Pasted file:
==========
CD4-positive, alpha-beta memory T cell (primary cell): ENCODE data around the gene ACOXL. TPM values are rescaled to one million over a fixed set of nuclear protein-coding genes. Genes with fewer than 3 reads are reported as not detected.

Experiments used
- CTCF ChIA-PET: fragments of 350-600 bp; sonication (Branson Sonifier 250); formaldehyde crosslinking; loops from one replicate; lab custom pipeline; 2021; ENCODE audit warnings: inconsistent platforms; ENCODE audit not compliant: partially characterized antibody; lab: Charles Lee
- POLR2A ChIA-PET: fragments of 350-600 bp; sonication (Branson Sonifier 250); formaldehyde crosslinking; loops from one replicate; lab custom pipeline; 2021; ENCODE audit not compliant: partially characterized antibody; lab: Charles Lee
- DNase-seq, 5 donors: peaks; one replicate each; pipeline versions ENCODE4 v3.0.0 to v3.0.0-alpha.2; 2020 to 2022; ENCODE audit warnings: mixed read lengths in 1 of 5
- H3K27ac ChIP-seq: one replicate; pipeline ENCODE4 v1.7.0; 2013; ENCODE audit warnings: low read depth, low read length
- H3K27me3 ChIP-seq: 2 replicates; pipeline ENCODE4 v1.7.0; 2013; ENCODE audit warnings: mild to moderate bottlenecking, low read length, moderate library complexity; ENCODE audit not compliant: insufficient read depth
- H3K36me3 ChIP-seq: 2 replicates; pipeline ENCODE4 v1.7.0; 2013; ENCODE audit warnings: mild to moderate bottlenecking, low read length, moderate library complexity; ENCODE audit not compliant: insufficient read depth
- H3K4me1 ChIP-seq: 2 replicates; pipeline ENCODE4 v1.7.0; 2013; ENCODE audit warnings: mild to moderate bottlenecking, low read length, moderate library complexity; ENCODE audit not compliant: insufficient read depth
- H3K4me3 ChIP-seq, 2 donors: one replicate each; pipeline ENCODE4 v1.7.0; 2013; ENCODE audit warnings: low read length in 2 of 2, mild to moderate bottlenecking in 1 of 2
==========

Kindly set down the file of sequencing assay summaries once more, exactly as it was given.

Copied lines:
CD4-positive, alpha-beta memory T cell (primary cell): ENCODE data around the gene ACOXL. TPM values are rescaled to one million over a fixed set of nuclear protein-coding genes. Genes with fewer than 3 reads are reported as not detected.

Experiments used
- CTCF ChIA-PET: fragments of 350-600 bp; sonication (Branson Sonifier 250); formaldehyde crosslinking; loops from one replicate; lab custom pipeline; 2021; ENCODE audit warnings: inconsistent platforms; ENCODE audit not compliant: partially characterized antibody; lab: Charles Lee
- POLR2A ChIA-PET: fragments of 350-600 bp; sonication (Branson Sonifier 250); formaldehyde crosslinking; loops from one replicate; lab custom pipeline; 2021; ENCODE audit not compliant: partially characterized antibody; lab: Charles Lee
- DNase-seq, 5 donors: peaks; one replicate each; pipeline versions ENCODE4 v3.0.0 to v3.0.0-alpha.2; 2020 to 2022; ENCODE audit warnings: mixed read lengths in 1 of 5
- H3K27ac ChIP-seq: one replicate; pipeline ENCODE4 v1.7.0; 2013; ENCODE audit warnings: low read depth, low read length
- H3K27me3 ChIP-seq: 2 replicates; pipeline ENCODE4 v1.7.0; 2013; ENCODE audit warnings: mild to moderate bottlenecking, low read length, moderate library complexity; ENCODE audit not compliant: insufficient read depth
- H3K36me3 ChIP-seq: 2 replicates; pipeline ENCODE4 v1.7.0; 2013; ENCODE audit warnings: mild to moderate bottlenecking, low read length, moderate library complexity; ENCODE audit not compliant: insufficient read depth
- H3K4me1 ChIP-seq: 2 replicates; pipeline ENCODE4 v1.7.0; 2013; ENCODE audit warnings: mild to moderate bottlenecking, low read length, moderate library complexity; ENCODE audit not compliant: insufficient read depth
- H3K4me3 ChIP-seq, 2 donors: one replicate each; pipeline ENCODE4 v1.7.0; 2013; ENCODE audit warnings: low read length in 2 of 2, mild to moderate bottlenecking in 1 of 2